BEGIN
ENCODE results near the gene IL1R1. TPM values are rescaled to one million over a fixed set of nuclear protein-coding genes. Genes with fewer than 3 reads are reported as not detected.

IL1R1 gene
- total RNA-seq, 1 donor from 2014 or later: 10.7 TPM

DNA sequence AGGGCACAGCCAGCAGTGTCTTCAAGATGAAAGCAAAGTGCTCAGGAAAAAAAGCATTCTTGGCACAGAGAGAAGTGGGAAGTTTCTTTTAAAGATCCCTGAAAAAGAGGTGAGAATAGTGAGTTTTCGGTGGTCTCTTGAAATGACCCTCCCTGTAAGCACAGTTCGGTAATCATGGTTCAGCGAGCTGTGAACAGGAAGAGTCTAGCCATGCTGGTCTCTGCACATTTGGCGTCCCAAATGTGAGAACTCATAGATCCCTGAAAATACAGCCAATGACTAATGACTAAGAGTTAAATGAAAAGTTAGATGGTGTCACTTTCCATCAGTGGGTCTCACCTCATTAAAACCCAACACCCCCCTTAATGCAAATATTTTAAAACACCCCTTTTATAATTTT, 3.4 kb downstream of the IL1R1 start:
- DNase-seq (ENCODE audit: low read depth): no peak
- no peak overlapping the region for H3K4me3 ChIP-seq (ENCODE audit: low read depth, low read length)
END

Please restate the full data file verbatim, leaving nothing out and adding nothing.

ENCODE results near the gene IL1R1. TPM values are rescaled to one million over a fixed set of nuclear protein-coding genes. Genes with fewer than 3 reads are reported as not detected.

IL1R1 gene
- total RNA-seq, 1 donor from 2014 or later: 10.7 TPM

DNA sequence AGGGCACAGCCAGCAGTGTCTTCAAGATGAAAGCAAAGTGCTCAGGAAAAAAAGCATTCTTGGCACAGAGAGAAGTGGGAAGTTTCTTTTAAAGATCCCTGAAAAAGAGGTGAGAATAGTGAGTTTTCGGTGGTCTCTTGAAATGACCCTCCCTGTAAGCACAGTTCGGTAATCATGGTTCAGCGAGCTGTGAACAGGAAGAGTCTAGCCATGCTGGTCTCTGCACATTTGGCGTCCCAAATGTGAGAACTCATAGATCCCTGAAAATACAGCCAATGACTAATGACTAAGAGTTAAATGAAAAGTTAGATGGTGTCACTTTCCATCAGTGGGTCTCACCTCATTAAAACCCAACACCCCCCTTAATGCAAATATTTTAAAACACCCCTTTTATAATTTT, 3.4 kb downstream of the IL1R1 start:
- DNase-seq (ENCODE audit: low read depth): no peak
- no peak overlapping the region for H3K4me3 ChIP-seq (ENCODE audit: low read depth, low read length)